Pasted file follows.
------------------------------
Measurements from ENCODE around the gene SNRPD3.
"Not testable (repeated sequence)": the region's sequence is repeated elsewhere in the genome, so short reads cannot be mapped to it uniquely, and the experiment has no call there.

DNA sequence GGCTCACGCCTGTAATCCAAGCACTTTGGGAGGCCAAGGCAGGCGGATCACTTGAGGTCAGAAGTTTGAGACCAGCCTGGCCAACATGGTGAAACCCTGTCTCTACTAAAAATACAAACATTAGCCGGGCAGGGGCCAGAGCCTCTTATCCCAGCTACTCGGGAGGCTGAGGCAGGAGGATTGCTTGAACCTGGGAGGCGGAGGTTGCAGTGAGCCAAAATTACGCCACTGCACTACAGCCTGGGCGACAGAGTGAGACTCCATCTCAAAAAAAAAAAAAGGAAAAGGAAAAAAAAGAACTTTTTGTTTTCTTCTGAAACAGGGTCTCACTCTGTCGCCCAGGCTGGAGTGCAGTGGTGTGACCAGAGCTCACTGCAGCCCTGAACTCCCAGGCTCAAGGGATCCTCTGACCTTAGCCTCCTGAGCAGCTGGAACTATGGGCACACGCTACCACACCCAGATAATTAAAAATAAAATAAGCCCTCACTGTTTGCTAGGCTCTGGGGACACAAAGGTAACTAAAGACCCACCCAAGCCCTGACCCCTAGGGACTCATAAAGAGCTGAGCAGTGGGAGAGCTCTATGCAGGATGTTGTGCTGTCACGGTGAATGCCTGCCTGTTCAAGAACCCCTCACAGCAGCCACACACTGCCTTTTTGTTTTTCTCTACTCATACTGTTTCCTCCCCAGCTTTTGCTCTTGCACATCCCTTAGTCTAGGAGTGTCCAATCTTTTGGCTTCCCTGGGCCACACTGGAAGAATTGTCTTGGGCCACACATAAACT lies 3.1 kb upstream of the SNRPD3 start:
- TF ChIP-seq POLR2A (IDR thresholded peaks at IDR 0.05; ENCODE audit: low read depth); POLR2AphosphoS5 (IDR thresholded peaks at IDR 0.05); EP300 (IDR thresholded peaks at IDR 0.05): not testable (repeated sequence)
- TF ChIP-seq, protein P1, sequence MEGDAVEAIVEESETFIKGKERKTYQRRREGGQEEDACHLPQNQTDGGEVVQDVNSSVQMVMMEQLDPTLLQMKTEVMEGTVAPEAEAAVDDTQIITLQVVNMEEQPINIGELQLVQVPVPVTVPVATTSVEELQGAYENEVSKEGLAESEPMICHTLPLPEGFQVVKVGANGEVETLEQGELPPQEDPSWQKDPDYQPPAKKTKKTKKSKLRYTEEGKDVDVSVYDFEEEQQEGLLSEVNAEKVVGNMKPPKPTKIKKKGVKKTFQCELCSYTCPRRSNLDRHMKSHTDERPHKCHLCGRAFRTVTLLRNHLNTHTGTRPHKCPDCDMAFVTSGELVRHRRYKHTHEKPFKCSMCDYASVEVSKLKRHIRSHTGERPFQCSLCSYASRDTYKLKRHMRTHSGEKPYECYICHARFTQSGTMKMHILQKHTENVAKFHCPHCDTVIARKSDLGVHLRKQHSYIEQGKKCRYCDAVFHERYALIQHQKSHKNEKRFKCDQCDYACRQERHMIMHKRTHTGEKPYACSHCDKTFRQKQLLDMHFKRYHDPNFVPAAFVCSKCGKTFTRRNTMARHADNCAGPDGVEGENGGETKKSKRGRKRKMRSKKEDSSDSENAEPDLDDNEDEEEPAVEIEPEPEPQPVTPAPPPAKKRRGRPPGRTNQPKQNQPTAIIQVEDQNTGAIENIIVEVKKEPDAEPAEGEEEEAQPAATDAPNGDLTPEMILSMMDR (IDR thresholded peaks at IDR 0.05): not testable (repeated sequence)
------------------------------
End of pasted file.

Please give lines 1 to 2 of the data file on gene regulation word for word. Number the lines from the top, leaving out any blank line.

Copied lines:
Measurements from ENCODE around the gene SNRPD3.
"Not testable (repeated sequence)": the region's sequence is repeated elsewhere in the genome, so short reads cannot be mapped to it uniquely, and the experiment has no call there.